## Results

### Count-based novelty models fail to account for similarity modulation of novelty responses

Most algorithmic models of novelty computation in the brain are based on estimating the counts [14, 18, 20, 22, 23] or the count-based frequency [15, 19, 21] at which stimuli (e.g., sensory stimuli, spatial locations etc.) have been observed: the more often or frequently a stimulus is observed, the less novel it is. These ‘count-based’ novelty models have four components: (i) an underlying stimulus space, (ii) a discretization of that stimulus space, (iii) an empirical count or frequency function that measures the familiarity of states, and (iv) a novelty function that computes the novelty of states based on their familiarity.

The stimulus space is determined by the environment and task for which novelty is computed. For example, in a task with Gabor-like visual stimuli (Fig. 1 A) that can be represented by their angular orientation, the stimulus space is the one-dimensional torus of possible Gabor orientations. In order to count stimuli in a stimulus space, we need to define a discretization. In general, in count-based novelty models, any two distinct stimuli *s* and *s*′ are counted separately, while observations of two identical stimuli contribute to the same count. Examples where stimuli can be clearly identified as ‘distinct’ and ‘identical’ in this sense are human studies in abstract sequential decision-making tasks [15, 20, 43]. In continuous environments and for stimuli with continuous features like the orientation of Gabor filters, however, two stimuli are not necessarily fully ‘distinct’ or ‘identical’ – instead, they show continuously varying degrees of similarity. In these settings, counting is not well-defined. To still be able to count, we can bin the stimulus pace into equidistant bins (the bin width can e.g. be determined by psychometric discrimination thresholds [44, 45]). As we will elaborate in our toy example below, binning still fundamentally misses the continuous nature of stimulus similarities, i.e. the fact that two Gabor stimuli can be more or less similar (instead of ‘identical’ or ‘distinct’), depending on the difference between their angular orientations.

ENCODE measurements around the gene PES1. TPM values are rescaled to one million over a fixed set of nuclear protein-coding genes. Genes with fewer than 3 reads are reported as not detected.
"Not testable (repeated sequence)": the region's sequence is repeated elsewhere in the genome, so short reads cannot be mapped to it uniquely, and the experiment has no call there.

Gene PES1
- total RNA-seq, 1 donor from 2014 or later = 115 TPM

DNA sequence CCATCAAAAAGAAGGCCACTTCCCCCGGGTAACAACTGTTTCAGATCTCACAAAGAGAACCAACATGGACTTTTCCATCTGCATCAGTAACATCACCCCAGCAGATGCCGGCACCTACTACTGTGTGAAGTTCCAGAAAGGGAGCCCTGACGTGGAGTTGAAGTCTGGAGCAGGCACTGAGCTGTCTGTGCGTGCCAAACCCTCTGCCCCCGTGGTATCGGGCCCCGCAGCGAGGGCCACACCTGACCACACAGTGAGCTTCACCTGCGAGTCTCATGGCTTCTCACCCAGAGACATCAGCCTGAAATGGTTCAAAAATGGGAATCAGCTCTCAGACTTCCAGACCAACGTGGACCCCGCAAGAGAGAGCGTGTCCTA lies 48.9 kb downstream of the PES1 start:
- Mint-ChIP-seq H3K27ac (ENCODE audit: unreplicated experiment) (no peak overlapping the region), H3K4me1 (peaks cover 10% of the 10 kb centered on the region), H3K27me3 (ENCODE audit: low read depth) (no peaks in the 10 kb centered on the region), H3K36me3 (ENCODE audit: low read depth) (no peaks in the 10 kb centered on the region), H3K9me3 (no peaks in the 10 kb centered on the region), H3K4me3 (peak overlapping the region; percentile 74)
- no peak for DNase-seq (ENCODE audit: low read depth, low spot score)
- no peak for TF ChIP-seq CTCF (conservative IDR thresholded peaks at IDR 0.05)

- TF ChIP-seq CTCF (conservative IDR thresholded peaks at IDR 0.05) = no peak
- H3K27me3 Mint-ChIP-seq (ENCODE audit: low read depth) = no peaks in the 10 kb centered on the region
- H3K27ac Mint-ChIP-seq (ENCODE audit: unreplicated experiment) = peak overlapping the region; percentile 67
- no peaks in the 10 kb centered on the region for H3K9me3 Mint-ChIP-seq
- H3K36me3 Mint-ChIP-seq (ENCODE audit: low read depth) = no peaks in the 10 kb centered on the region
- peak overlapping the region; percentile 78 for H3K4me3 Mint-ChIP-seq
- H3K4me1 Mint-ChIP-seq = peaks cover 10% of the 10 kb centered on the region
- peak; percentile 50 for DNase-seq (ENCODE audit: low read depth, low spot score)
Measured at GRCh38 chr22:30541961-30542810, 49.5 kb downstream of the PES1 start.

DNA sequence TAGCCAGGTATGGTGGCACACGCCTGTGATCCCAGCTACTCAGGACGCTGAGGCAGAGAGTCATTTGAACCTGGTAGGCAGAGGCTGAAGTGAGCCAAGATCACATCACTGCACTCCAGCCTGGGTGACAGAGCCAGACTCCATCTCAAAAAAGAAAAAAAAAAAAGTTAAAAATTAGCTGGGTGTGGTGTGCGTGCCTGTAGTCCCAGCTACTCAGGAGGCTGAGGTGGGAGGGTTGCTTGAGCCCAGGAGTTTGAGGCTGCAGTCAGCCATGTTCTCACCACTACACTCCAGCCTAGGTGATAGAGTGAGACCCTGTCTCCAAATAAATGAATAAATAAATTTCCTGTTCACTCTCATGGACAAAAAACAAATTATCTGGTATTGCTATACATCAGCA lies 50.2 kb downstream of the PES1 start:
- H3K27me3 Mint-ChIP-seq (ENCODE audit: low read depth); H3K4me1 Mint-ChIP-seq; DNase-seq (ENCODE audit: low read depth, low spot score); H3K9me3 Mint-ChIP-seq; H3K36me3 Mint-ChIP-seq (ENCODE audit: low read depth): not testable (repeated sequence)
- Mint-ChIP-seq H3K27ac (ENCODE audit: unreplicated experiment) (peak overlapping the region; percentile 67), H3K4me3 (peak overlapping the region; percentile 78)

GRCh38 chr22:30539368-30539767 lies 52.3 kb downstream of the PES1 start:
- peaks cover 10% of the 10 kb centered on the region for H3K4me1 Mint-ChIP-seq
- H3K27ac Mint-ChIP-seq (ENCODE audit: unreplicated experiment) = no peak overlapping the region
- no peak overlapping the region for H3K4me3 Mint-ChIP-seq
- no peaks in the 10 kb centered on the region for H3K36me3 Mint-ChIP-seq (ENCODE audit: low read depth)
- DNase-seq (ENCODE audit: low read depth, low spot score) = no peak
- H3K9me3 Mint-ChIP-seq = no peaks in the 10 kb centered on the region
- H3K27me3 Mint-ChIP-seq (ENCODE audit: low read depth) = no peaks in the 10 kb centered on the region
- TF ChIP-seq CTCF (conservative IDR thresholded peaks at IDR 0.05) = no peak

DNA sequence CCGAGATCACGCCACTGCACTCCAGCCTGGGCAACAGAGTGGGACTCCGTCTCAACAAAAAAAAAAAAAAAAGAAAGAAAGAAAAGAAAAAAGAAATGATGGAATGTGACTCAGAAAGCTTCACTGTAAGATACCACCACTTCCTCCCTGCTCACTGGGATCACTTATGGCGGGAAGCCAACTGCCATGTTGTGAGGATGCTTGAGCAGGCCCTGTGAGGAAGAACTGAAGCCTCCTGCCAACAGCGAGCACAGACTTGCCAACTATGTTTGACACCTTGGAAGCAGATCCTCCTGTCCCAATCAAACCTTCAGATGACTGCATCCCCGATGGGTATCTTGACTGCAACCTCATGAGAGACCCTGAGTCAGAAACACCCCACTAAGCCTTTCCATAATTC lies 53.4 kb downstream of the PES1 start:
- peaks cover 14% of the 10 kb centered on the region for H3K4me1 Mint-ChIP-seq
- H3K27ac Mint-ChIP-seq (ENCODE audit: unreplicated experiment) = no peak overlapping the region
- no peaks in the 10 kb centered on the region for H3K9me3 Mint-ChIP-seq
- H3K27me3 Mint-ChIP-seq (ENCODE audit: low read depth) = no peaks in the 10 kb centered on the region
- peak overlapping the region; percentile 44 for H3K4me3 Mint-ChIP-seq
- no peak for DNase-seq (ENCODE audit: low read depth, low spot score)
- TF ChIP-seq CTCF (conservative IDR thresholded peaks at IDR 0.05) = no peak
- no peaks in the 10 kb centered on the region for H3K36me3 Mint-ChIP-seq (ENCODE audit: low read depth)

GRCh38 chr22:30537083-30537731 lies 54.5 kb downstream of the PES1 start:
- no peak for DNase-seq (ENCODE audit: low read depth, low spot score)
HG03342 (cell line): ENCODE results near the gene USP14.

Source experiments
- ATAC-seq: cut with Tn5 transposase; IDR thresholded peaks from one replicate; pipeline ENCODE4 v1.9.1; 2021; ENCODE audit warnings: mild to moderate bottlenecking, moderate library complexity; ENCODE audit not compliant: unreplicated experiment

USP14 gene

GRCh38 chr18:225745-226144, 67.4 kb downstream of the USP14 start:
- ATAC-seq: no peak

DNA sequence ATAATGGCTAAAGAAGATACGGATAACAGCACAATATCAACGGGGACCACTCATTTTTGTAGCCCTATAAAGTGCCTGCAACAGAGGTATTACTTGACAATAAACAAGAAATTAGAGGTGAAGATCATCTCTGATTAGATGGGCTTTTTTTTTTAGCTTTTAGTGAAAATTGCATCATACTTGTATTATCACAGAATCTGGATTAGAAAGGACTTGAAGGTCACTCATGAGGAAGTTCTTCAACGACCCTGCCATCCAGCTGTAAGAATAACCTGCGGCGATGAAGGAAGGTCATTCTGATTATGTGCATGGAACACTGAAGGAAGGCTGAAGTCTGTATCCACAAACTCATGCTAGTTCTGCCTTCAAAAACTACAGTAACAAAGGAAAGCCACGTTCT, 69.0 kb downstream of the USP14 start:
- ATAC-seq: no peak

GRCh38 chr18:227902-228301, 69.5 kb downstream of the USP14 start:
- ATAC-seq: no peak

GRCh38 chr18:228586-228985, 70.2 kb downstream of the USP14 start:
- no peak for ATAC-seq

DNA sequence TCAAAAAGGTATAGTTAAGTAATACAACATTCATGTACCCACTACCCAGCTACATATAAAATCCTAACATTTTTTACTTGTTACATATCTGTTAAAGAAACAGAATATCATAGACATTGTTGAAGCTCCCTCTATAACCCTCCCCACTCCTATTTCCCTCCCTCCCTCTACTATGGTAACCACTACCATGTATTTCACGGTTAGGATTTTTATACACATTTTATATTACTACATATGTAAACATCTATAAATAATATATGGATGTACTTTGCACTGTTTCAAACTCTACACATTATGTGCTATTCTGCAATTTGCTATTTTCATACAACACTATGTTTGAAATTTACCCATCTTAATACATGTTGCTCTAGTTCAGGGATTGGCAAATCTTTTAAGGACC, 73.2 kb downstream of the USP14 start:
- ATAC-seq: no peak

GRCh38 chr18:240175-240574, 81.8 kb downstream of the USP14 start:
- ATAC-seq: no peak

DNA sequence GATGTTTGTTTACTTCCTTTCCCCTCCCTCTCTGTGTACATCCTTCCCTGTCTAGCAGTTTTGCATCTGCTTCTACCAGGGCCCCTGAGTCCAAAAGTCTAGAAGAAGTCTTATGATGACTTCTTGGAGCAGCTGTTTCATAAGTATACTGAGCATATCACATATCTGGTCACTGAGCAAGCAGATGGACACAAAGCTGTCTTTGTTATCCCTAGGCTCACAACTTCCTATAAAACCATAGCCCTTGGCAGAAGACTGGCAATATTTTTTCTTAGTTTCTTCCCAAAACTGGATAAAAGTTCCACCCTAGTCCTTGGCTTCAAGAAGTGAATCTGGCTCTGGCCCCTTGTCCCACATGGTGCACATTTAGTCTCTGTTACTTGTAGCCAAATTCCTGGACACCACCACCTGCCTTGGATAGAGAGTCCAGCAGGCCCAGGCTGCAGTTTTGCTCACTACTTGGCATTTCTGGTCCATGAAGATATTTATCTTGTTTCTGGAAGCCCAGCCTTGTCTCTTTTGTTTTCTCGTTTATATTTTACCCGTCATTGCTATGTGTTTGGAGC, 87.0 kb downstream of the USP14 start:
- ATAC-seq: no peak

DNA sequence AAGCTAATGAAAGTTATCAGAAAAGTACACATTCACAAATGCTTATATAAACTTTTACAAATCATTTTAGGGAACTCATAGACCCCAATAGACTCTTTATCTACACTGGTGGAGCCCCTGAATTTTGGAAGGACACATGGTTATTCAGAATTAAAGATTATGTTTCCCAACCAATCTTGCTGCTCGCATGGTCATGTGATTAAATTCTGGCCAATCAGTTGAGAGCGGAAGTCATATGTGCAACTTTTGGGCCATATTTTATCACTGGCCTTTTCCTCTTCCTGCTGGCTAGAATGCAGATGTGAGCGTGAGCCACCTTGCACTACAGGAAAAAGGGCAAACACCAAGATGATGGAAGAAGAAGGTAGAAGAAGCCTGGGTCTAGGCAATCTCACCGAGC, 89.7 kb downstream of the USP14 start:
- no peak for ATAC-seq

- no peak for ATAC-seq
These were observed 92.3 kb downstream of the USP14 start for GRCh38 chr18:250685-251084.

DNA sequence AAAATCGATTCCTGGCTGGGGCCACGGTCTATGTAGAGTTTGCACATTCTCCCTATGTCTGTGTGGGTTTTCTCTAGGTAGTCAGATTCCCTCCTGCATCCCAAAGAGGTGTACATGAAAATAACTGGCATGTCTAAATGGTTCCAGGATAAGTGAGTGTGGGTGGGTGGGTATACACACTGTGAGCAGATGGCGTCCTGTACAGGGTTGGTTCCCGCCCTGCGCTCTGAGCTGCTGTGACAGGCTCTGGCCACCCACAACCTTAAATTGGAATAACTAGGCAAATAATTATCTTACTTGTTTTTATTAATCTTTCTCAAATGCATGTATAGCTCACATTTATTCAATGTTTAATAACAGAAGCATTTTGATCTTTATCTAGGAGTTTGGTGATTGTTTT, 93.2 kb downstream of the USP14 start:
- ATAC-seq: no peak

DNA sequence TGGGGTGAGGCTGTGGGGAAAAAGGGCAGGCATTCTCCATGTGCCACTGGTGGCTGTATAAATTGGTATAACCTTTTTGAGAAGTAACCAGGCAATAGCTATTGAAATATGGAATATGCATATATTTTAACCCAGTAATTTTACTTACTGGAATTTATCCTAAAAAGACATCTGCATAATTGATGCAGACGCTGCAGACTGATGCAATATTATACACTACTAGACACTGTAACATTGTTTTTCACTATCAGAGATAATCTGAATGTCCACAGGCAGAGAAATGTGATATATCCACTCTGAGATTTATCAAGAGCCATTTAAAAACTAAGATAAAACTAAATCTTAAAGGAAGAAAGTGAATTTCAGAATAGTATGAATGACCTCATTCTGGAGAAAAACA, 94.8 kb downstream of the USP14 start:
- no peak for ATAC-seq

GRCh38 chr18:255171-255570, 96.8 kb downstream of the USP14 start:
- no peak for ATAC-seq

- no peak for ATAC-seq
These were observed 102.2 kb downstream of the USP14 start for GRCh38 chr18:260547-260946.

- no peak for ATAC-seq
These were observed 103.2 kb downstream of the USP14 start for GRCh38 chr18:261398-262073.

The third element of count-based novelty models is the empirical frequency function *p* that measures the familiarity of a stimulus *s* at time *t*:
where *C*_{t}(*s*) is the count of how often stimulus *s* has been observed up to the current time step *t*, and |*S*| is number of available stimuli (or bins) *S*. At time *t* = 0, all stimuli start with the same initial frequency *p*^{(0)}(*s*) = 1*/* |*S*|. The frequency increases if a stimulus *s* is observed (by increasing the count *C* and time *t*), and decreases if it is not observed (by increasing only the time *t*). Some count-based models compute the state familiarity with simpler functions that, for example, consider absolute counts rather than state frequencies [18, 20, 22, 23] or only consider binary counts [14, 46]. Since these models can all be reformulated in terms of the empirical frequency *p* [24, 32], we focus on frequency-based novelty models as in Eq. 1 for the rest of the manuscript.

The fourth element of count-based novelty models is the novelty function *N*. The novelty of a stimulus *s* decreases nonlinearly with its familiarity:
where the negative logarithm is a standard choice of nonlinearity in the novelty literature [24, 47]. The combination of empirical count-based frequency (Eq. 1) and logarithm (Eq. 2) makes the novelty decrease rapidly during the first few observations of a stimulus *s*, in line with experimental observations [40].